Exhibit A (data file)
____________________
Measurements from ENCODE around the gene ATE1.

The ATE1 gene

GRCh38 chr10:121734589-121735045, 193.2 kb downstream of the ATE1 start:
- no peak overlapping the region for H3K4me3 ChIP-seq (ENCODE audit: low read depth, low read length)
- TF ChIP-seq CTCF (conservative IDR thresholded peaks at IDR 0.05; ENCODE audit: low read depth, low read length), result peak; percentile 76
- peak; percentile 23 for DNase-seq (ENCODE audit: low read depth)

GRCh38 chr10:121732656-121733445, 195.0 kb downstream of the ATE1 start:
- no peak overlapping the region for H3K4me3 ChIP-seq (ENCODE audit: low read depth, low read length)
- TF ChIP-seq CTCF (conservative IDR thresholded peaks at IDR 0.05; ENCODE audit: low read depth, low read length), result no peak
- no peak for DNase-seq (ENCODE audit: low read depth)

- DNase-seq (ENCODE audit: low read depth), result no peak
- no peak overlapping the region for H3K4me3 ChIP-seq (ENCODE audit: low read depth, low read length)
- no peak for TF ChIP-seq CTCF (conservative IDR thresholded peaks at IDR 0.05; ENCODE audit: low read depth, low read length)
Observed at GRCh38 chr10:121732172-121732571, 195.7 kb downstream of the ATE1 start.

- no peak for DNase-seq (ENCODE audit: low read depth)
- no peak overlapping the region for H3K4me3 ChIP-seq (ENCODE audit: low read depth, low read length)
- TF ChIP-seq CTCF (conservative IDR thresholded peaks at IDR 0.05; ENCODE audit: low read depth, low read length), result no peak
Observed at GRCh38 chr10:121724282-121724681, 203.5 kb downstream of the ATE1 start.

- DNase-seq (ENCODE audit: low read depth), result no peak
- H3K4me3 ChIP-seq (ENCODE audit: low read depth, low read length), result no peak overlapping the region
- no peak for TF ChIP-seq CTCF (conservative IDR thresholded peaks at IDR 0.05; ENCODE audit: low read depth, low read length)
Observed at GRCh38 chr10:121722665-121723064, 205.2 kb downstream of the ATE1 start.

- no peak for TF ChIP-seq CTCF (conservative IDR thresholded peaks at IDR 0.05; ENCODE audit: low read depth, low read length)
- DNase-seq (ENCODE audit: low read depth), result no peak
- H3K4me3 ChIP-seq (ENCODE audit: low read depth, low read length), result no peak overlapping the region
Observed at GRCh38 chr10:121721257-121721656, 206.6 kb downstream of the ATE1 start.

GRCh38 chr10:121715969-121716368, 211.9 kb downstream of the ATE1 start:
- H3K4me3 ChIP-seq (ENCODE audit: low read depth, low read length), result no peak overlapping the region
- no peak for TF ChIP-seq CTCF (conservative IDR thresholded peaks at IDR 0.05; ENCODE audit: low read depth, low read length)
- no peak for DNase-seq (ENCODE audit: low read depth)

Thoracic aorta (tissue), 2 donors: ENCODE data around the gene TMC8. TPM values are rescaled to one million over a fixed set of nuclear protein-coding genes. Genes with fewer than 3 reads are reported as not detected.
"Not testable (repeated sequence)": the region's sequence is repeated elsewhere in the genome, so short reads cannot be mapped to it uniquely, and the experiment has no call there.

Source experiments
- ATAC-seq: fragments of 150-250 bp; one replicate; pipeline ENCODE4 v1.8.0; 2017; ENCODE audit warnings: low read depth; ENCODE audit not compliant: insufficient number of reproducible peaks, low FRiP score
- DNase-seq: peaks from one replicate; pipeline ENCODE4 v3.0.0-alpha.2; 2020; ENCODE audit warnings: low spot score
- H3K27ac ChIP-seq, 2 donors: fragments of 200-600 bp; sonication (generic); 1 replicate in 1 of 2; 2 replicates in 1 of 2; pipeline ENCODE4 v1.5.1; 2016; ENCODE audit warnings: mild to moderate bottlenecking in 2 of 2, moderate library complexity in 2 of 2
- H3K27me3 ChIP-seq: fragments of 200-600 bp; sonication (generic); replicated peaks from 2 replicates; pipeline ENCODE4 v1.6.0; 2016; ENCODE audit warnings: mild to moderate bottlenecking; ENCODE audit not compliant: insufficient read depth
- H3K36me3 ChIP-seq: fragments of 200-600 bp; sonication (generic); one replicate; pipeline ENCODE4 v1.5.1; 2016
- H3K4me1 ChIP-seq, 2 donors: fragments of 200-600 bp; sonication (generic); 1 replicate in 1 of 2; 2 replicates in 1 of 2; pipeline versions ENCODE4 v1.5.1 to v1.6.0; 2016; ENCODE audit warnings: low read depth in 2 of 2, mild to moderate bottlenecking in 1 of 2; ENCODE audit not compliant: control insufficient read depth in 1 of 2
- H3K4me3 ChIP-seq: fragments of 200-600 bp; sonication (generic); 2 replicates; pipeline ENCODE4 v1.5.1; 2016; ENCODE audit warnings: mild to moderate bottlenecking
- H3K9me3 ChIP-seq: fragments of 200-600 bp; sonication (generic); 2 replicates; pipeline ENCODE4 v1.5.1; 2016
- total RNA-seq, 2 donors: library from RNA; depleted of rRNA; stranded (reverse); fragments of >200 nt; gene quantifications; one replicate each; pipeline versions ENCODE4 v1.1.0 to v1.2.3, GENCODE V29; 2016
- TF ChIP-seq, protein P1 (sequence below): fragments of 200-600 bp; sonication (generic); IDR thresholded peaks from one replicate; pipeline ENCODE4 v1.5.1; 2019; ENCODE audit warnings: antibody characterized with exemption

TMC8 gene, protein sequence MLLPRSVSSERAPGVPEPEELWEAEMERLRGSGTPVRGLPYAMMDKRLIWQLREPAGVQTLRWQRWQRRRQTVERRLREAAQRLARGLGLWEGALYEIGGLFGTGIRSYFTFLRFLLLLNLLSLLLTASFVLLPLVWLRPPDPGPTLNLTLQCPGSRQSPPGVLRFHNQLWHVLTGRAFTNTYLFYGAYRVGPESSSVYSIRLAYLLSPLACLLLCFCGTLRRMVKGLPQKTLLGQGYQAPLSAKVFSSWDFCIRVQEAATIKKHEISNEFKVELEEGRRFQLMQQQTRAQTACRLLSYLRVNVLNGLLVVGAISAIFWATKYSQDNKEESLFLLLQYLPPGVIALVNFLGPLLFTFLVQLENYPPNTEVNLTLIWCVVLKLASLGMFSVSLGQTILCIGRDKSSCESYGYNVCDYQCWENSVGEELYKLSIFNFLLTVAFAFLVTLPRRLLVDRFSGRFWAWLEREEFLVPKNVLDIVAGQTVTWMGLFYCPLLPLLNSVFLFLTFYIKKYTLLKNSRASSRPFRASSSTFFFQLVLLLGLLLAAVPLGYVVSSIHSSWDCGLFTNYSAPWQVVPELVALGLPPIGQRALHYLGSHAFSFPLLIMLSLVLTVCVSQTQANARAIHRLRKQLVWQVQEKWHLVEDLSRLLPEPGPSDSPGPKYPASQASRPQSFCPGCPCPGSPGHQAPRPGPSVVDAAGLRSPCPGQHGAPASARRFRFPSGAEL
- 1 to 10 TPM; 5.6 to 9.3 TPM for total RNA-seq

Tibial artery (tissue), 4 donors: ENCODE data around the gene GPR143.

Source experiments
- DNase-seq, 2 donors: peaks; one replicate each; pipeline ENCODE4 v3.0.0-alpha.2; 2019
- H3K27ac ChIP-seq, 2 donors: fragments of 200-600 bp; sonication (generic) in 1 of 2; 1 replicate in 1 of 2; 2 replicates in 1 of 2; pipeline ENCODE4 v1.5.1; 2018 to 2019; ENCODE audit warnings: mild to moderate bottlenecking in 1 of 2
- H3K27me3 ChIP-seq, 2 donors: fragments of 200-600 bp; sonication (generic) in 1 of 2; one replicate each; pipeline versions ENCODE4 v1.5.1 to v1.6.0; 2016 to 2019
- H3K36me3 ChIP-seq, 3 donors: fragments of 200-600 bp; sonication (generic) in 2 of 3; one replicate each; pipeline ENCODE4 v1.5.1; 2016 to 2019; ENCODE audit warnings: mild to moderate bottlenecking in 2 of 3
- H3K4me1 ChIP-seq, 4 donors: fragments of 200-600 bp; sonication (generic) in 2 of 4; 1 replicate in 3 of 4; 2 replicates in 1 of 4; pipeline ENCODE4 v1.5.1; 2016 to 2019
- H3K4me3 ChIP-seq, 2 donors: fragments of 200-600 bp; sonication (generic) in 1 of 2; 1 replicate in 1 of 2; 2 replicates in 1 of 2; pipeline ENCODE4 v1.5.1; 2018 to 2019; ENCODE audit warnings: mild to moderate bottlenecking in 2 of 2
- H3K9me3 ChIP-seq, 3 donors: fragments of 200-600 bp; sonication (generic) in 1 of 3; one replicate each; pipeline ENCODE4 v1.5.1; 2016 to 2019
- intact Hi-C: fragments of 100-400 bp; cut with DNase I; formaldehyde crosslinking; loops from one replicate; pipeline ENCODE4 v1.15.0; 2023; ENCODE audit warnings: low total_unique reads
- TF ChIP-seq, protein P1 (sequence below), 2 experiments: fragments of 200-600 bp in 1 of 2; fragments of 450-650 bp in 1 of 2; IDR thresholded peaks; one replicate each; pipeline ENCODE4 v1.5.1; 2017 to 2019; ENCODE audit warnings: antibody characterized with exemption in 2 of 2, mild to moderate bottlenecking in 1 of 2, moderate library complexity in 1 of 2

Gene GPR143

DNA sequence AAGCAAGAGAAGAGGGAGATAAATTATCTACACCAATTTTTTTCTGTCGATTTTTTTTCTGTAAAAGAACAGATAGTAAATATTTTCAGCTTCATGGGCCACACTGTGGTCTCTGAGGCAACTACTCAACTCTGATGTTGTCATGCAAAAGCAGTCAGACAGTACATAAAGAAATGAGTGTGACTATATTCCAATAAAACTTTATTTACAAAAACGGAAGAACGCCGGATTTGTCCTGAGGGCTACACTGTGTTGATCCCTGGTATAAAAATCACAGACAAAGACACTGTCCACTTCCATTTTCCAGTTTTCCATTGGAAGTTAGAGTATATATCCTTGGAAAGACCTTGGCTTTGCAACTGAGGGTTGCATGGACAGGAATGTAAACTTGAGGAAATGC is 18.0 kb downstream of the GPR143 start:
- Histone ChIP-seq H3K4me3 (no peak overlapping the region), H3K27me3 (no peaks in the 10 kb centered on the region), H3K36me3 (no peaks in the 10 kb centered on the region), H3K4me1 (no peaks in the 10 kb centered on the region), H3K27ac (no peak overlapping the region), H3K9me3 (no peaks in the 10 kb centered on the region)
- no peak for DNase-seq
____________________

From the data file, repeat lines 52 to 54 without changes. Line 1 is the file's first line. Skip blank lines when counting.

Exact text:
- H3K4me1 ChIP-seq, 4 donors: fragments of 200-600 bp; sonication (generic) in 2 of 4; 1 replicate in 3 of 4; 2 replicates in 1 of 4; pipeline ENCODE4 v1.5.1; 2016 to 2019
- H3K4me3 ChIP-seq, 2 donors: fragments of 200-600 bp; sonication (generic) in 1 of 2; 1 replicate in 1 of 2; 2 replicates in 1 of 2; pipeline ENCODE4 v1.5.1; 2018 to 2019; ENCODE audit warnings: mild to moderate bottlenecking in 2 of 2
- H3K9me3 ChIP-seq, 3 donors: fragments of 200-600 bp; sonication (generic) in 1 of 3; one replicate each; pipeline ENCODE4 v1.5.1; 2016 to 2019